IU Health Methodist Hospital

Methodist nurse: “I was afraid that cancer was going to kill me”

We are IU Health

March 13, 2019

Nichole Barnett faced down the disease with strength and unwavering love for her family.

Nichole Barnett is used to facing life and death moments as a nurse on the cardiovascular critical care unit at IU Health Methodist Hospital.

But at 37, she didn’t expect to be confronted with her own mortality.

It started with soreness on one side of her throat. She thought it was a problem with her lymph nodes, but then she noticed a lump in her neck. She showed it to her primary-care physician, and that’s when her world turned upside-down.

Tests revealed stage 3 head and neck cancer. It was one year ago this month, not long after Barnett’s 37th birthday.

“It was pretty terrifying,” she admitted. “I was afraid that cancer was going to kill me.”

Nichole Barnett with family

Her first thought was for her family – husband Justin and their two teenage sons, Julian and Jedediah. It wasn’t so much the fear of dying herself, she said, but more the fear of her boys losing their mom.

They asked if she would survive. She didn’t have the answer then, but what she did have was an unwavering love for them and a determination to fight.

She put on a brave face and forged ahead with multiple surgeries, then seven weeks of chemo and radiation at Simon Cancer Center.

“I just felt I had to be strong for my kids,” said the Camby resident, who was inspired to become a nurse after being treated for a heart defect at Riley Hospital for Children when she was a toddler.

Just Cure It t-shirt

Funny thing though, the more positive she was, the more she believed she would get through it. She had plenty of help – from her family, from prayers, from friends and colleagues, including Jennifer Adams, shift coordinator in the CVCC, who organized a T-shirt fundraiser for Barnett.

“Nichole will fight hard for what is right for her patients,” Adams said. “I think this quality helped her through her journey. Many of our staff kept in contact with her while she was out, and what we saw was perseverance and faith. Although she ran into multiple obstacles, she remained strong. She kept looking forward.”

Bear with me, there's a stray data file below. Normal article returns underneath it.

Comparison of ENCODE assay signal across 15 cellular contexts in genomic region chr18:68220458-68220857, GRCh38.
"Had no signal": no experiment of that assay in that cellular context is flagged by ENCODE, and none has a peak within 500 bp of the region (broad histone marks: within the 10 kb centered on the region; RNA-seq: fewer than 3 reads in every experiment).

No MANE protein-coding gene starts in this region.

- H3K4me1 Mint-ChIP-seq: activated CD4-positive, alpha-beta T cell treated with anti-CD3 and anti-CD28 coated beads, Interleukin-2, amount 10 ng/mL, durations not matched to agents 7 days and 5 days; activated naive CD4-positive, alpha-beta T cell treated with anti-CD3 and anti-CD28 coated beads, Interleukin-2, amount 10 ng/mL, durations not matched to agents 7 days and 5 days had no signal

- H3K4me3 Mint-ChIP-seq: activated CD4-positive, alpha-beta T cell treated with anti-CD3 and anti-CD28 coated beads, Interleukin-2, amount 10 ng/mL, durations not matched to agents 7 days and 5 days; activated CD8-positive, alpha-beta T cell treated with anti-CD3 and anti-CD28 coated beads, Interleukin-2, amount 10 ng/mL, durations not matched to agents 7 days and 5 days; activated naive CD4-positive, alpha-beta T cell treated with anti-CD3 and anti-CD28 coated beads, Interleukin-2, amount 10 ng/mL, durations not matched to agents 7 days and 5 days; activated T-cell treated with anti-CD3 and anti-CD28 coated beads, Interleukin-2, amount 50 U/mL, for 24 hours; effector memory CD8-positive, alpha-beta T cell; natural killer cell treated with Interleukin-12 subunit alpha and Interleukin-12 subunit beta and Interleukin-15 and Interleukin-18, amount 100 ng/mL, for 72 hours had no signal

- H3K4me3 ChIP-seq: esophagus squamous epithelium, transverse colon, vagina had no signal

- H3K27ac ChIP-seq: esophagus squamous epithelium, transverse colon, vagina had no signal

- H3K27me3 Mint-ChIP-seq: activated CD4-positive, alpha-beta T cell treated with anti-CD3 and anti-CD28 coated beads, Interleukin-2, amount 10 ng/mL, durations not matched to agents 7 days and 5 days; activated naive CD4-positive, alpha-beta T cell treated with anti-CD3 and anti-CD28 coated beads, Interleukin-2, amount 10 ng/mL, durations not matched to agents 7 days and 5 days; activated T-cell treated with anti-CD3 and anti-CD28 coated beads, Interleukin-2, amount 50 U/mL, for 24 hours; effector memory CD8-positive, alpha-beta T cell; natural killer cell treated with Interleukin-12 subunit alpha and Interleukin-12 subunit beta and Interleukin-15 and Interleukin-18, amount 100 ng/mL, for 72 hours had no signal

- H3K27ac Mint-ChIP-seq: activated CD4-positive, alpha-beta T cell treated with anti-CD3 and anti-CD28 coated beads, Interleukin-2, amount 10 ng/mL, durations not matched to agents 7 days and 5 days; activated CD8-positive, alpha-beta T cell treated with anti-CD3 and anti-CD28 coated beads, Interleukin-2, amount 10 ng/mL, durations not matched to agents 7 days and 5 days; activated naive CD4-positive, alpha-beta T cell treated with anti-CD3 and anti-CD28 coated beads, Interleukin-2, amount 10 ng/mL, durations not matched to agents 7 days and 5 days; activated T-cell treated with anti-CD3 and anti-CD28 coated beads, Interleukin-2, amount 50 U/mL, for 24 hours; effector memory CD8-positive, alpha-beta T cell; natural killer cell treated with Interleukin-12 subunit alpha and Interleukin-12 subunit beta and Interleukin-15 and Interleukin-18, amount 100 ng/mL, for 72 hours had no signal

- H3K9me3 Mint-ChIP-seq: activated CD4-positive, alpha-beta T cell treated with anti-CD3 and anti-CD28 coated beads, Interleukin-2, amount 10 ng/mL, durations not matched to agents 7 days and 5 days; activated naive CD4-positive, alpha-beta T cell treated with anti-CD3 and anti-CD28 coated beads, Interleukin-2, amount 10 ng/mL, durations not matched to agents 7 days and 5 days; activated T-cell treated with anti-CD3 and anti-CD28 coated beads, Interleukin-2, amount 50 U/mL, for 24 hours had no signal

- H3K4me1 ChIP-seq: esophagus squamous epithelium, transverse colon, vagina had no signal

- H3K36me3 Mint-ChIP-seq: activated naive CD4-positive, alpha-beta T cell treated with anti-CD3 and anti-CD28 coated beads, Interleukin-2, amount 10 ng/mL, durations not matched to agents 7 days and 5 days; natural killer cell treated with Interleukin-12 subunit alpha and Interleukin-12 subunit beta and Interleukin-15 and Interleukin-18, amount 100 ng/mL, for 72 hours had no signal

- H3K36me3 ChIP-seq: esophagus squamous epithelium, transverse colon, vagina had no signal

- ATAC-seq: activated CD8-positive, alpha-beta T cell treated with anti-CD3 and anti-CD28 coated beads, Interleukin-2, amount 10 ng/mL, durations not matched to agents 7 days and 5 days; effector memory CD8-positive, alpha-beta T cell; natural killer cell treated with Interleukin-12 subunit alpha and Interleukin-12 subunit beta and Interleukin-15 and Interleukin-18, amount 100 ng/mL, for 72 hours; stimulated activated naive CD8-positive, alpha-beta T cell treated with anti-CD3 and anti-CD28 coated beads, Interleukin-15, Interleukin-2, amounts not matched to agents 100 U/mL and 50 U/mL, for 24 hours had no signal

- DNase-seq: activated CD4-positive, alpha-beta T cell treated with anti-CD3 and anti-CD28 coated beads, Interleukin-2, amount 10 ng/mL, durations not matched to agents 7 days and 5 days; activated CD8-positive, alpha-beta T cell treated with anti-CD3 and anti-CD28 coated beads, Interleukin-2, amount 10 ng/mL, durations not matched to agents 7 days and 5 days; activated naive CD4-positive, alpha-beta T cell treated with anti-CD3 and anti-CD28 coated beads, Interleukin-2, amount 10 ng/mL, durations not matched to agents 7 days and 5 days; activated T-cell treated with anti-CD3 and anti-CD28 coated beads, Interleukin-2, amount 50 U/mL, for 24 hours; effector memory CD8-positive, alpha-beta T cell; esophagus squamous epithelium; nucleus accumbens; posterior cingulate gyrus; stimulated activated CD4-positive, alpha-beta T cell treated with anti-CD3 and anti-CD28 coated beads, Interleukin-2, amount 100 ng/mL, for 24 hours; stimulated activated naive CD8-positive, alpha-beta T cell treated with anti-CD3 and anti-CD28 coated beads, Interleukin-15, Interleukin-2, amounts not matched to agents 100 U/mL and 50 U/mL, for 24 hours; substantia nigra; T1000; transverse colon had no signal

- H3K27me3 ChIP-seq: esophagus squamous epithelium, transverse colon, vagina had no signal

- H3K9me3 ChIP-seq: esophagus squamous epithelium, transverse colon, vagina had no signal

Barnett, now in remission, was finally able to return to work Jan. 7, a day she had looked forward to for eight months. But it was a bit of a culture shock, she said.

“So many things had changed and there were so many people I didn’t know, which was weird to me. It was like starting over again.”

IU Health staff

She’s settling in now, working three 12-hour shifts a week and discovering a new sensibility to patients’ fears and concerns.

“I think I am different as a nurse,” she said. “I feel like I’ve always been a good advocate, but now I feel I have more empathy. I know what it’s like to have that fear that you’re going to lose someone.”

She also understands when patients are impatient for milestones. She used to remind her ICU patients that progress comes in baby steps. Now instead of just saying that, she really understands it.

“I remember when I just wanted to be able to drink water; I look back now and I’m starting to be able to eat chicken and things, but it took a long time to get here.”

Self-care is something nurses are notoriously bad at, Barnett said, but she is trying hard to take care of herself so she doesn’t get run down.

That includes taking time to enjoy the little things – movies with her family, shopping and just hanging out at home with her boys.

“A lot of people told me I inspired them because of my attitude. But I needed to be positive, I honestly think that helped me as well. There’s so many bad things that come with cancer, but so many good things come with it, too.”

For her, that means a closer relationship with her family and friends.

“You realize how much you mean to people and how much you need to be there for people.”

Jessica Jones, manager of clinical operations in the CVCC at Methodist, has worked with Barnett for eight years. She describes her as fighter with a “let’s-do-this attitude as a person and as a nurse.”

“She never tires of advocating for what is right for her patients and her teammates, and she approached cancer the same way. It was beautiful to see our team rally together around her.”

–- By Maureen Gilmer, IU Health senior journalist
Email: mgilmer1@iuhealth.org
Photos by Mike Dickbernd, IU Health visual journalist
Email: mdickbernd@iuhealth.org

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Head & Neck Cancer

Relatively uncommon, these diseases occur twice as often in men as they do in women.